We see loan transactions left and right daily, ranging from a small, pay-day loan for the average family, to project financing for a medium company or a small start-up, and to bigger loan arrangements for large corporations. In reality, there are common denominators for every loan transaction regardless of the amount involved. They are all governed by the parties’ respective agreements. It is likewise basic that the law is deemed written into every contract, hence the provisions of positive law which regulate contracts shall limit and govern the relations between the parties.

To this end, in a case where the lender refuses to release collateral despite full payment of the loan obligation, resulting in damage to the borrower such as cancellation of its existing business arrangements, can the lender be held liable?

The Supreme Court had the opportunity to address this in the case of Premiere Development Bank vs. Court of Appeals, et. al.. (G.R. No. 159352, 14 April, 2004). In that case, private respondent Panacor had acquired an exclusive distributorship of products manufactured by Colgate Palmolive Philippines, Inc. (Colgate for short). To meet the capital requirements of the exclusive distributorship, Panacor applied for a loan of P4.1 million with Premiere Development Bank for which only P2.7 million was released, falling below the P4.1 million credit line which was previously approved. Panacor negotiated a loan with Iba Finance Corporation (Iba Finance) to pay out the loan from Premiere Bank to be released after the cancellation by Premiere of the real estate mortgage for the loan to Panacor.

The Supreme Court found that in a letter of agreement Iba-Finance informed Premiere Bank of its approval of Panacor’s loan application in the amount of P10 million to be secured by a real estate mortgage over a parcel of land covered. It was agreed that Premiere Bank shall entrust to Iba-Finance the owner’s duplicate copy of the transfer certificate of title for the land covered by the mortgage, after which Iba-Finance shall pay off Arizona’s outstanding indebtedness. Accordingly, Iba-Finance remitted P6,235,754.79 to Premiere Bank on the understanding that said the amount represented the full payment of Arizona’s loan obligations. Still, Premiere Bank did not deliver the mortgage document.

Hence, Iba-Finance was unable to release the remaining P2.5 million loan to Panacor, which finally led to the revocation of its distributorship agreement with Colgate.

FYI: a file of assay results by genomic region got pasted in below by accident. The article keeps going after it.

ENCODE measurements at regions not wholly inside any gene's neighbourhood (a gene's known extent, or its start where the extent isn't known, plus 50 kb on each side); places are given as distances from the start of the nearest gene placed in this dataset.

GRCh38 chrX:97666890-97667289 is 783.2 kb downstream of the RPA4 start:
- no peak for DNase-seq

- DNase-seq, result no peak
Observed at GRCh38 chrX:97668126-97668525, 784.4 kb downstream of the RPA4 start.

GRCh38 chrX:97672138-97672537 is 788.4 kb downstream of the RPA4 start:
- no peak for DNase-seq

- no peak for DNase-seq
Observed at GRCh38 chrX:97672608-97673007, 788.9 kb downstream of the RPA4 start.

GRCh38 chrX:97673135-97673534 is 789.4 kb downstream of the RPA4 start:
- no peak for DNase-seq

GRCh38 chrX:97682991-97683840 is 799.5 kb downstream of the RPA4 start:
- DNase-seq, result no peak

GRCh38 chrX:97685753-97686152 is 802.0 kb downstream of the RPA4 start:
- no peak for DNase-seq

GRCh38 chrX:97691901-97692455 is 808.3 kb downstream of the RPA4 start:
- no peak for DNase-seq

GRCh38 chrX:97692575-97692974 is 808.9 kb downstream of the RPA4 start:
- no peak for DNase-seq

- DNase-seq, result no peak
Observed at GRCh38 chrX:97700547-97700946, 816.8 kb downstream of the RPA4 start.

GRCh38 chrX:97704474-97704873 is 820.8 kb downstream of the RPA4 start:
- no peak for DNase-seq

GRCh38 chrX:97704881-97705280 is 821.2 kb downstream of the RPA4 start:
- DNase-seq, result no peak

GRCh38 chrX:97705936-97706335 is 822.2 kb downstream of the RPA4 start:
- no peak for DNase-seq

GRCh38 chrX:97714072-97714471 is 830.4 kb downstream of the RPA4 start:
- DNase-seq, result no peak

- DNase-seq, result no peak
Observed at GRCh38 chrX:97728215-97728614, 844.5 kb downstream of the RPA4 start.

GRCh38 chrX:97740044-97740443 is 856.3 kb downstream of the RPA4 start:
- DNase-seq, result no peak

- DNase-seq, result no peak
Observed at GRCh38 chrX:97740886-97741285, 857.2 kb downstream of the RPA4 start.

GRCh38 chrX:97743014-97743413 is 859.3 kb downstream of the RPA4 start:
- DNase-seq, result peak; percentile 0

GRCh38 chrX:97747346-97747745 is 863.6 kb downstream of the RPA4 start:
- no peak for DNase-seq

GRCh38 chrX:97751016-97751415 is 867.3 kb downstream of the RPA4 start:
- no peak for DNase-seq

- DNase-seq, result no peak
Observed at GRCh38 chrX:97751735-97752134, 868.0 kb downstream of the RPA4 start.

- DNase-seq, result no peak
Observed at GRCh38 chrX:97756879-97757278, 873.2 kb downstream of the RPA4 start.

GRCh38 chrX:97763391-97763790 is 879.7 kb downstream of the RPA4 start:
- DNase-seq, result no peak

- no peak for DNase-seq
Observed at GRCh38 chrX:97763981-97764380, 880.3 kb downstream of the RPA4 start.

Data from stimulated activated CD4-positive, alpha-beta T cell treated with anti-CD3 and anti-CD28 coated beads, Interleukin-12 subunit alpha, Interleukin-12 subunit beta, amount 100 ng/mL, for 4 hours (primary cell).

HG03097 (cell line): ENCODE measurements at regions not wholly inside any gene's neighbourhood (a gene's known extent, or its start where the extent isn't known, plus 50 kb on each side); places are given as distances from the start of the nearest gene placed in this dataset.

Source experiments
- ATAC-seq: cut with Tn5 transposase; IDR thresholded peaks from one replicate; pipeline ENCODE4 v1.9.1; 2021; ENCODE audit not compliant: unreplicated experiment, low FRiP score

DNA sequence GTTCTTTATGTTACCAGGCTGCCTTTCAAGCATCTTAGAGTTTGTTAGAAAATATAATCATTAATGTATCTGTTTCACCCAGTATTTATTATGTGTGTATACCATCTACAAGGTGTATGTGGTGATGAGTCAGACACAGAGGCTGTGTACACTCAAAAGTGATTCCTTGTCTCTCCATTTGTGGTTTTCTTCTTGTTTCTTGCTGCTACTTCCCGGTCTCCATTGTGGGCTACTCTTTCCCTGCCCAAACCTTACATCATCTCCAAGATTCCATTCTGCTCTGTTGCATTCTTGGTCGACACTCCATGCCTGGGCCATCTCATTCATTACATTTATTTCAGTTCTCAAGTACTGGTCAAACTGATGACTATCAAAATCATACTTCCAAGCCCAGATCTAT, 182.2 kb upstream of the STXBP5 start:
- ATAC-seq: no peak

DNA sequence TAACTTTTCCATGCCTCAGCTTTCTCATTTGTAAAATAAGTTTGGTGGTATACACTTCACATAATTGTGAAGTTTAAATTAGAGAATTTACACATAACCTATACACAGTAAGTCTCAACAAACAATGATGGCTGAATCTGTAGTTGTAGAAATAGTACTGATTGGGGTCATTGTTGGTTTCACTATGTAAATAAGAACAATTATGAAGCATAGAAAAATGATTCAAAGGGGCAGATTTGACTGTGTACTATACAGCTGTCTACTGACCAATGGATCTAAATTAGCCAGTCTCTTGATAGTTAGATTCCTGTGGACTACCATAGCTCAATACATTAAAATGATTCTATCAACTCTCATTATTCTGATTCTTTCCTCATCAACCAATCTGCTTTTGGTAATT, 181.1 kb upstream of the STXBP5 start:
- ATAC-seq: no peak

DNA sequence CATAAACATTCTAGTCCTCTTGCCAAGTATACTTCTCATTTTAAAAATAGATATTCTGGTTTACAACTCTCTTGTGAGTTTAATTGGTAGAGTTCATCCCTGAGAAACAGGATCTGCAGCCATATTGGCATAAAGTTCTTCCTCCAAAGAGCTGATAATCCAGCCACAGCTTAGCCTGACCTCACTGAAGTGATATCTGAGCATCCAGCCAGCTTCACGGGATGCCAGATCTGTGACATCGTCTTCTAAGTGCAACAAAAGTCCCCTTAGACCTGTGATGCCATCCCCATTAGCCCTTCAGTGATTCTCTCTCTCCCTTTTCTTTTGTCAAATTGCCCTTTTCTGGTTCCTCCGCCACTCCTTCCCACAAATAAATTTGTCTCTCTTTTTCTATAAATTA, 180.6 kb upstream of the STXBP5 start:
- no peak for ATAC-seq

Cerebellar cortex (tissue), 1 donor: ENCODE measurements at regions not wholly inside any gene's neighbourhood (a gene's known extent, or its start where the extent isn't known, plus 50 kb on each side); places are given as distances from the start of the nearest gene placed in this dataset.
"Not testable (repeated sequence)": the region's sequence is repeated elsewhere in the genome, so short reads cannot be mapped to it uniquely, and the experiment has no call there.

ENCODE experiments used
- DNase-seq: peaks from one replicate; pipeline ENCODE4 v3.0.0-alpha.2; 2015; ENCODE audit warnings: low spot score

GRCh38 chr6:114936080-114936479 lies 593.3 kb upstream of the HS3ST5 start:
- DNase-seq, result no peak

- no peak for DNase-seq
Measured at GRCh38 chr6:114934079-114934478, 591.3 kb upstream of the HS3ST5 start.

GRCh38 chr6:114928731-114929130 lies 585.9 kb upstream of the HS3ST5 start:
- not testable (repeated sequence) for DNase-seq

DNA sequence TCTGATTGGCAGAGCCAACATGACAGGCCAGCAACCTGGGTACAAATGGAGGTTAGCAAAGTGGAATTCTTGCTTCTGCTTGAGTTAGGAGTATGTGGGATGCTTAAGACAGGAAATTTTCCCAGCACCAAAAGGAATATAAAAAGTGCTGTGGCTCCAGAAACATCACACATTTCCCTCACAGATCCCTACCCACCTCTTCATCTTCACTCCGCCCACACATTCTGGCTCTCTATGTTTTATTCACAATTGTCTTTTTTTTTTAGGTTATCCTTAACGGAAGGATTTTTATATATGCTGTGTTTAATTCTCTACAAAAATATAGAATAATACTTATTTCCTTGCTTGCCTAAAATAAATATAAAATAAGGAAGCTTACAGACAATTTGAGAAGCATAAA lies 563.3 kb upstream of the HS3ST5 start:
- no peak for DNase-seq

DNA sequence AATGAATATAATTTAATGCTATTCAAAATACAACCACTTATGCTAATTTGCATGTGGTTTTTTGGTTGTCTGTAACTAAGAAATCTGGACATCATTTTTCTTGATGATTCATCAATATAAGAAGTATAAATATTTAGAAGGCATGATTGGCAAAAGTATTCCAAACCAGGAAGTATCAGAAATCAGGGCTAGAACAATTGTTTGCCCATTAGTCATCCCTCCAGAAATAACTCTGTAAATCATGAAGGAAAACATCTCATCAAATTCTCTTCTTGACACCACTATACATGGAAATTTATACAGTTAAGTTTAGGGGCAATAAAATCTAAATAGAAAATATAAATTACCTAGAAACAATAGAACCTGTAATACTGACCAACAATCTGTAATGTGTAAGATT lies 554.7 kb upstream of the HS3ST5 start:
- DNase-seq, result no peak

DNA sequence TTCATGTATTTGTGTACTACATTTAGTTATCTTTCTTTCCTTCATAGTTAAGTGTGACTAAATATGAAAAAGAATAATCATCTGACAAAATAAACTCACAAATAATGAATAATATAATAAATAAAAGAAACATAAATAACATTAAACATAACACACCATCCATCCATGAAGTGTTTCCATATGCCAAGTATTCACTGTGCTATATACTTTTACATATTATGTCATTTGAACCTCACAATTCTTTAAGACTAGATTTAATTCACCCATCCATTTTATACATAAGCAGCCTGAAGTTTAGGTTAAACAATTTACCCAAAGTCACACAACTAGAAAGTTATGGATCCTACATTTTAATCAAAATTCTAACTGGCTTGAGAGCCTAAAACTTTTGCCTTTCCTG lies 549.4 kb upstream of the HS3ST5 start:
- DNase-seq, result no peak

The Supreme Court found that the conduct of Premiere Bank caused damage to Panacor and Iba-Finance. The unjustified refusal by Premiere Bank to release the mortgage document prompted Iba-Finance to withhold the release of the P2.5 million earmarked for Panacor, and this eventually lead to the termination of the distributorship agreement. It also found that Premiere Bank deviated from the terms of the credit line agreement when it unilaterally and arbitrarily downgraded the credit line of Panacor from P4.1 million to P2.7 million. In effect, the downgrading and deviation from the Credit Line Agreement prompted Panacor to seek a pay-out loan from Iba Finance.

Having entered into a well-defined contractual relationship, it is imperative that the parties should honor and adhere to their respective rights and obligations thereunder. Law and jurisprudence dictate that obligations arising from contracts have the force of law between the contracting parties and should be complied with in good faith.

Nevertheless, the Supreme Court could not affirm the grant of actual damages in the amount of P4,520,000 for lack of receipts to substantiate the same. In determining actual damages, the court must depend on competent proof and the best evidence obtainable regarding the actual amount of loss. It cannot depend on mere testimony and private writing on the capital expenditures and losses from the failed operation of Panacor. Instead, the Supreme Court granted the sum of P200,000 as temperate damages, which is allowed where definite proof of pecuniary loss cannot be adduced, although the court is convinced that the aggrieved party suffered some pecuniary loss.


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